Always Another Shipwreck
by Ellsworth Boyd (View More)
The British were sick of the death and destruction suffered when four of their ships were
sunk by a German U-boat in August, 1944. They had already lost other vessels as Allies
of the United States in WWII, but this was different. They had been hoodwinked by a
When Bob Allen gave a talk before a Long Island, New York, dive club, he began with: “We owe our lives and allegiance to those who fought for and won freedom from tyranny years ago. Lest we forget, there are still reminders of the conflict and our victories over Germany and Japan. One of the memories is sunk right here off our Long Island shore, continually reminding us of her role in WWII.”
Is there a word or phrase for happiness that occurs after a tragic experience? “Every cloud has a silver lining,” “it was bitter sweet,” “comfort in time of distress,” might apply. Yet, when half of the 200 passengers and crew are lost at sea in a freak accident, it’s difficult to find happiness of any kind. But the aftermath from the tragedy of the SB Pulaski, a passenger/freight steamboat that sank off the coast of North Caroline, June, 1838, kept it in the news in a good way.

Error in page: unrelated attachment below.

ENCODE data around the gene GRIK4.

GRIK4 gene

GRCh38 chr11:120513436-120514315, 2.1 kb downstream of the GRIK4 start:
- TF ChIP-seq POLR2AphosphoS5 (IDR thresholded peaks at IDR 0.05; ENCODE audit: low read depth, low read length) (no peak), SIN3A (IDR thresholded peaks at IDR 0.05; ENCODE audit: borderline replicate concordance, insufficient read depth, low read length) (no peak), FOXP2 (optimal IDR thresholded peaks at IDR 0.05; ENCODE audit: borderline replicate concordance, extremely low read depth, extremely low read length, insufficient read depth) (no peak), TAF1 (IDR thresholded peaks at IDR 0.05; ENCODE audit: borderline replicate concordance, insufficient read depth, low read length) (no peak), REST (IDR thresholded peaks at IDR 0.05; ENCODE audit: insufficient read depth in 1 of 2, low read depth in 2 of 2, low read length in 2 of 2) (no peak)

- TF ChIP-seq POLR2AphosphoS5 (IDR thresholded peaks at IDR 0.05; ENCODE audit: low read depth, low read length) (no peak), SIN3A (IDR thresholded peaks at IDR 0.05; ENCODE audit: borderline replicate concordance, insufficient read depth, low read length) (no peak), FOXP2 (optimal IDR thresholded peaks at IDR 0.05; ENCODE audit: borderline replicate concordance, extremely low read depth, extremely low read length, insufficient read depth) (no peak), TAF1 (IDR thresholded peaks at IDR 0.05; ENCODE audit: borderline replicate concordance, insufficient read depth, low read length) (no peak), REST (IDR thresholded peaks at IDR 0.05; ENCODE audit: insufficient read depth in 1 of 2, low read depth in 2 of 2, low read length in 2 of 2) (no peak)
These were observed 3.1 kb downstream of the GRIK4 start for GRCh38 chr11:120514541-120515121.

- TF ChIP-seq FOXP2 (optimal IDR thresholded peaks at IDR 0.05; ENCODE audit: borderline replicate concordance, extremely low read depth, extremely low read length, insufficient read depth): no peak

Secrets, secrets, secrets! Why is it our government and other regimes simply call an incident or encounter “classified information” when they don’t want anyone to know about it? Denise Sharp, a historian from Brookeville, Maryland, says, “Their secrets are difficult to unravel unless you have the determination to follow every little clue that might lead to a cover-up.” That’s exactly what she did when discovering that the U.S. government and its military had hushed up the sinking of a transport ship during WWII.
In early days, when ships grounded near shore or became stranded on a rocky coast, there was neither Coast Guard nor means of communication to get help. The only rescue efforts came from the U.S. Lifesaving Service if there was a station nearby. Such was the case on October 11, 1896, when the schooner E.S. Newman ran aground in distressful circumstances.
Hattie Wells image provided by SeaView Systems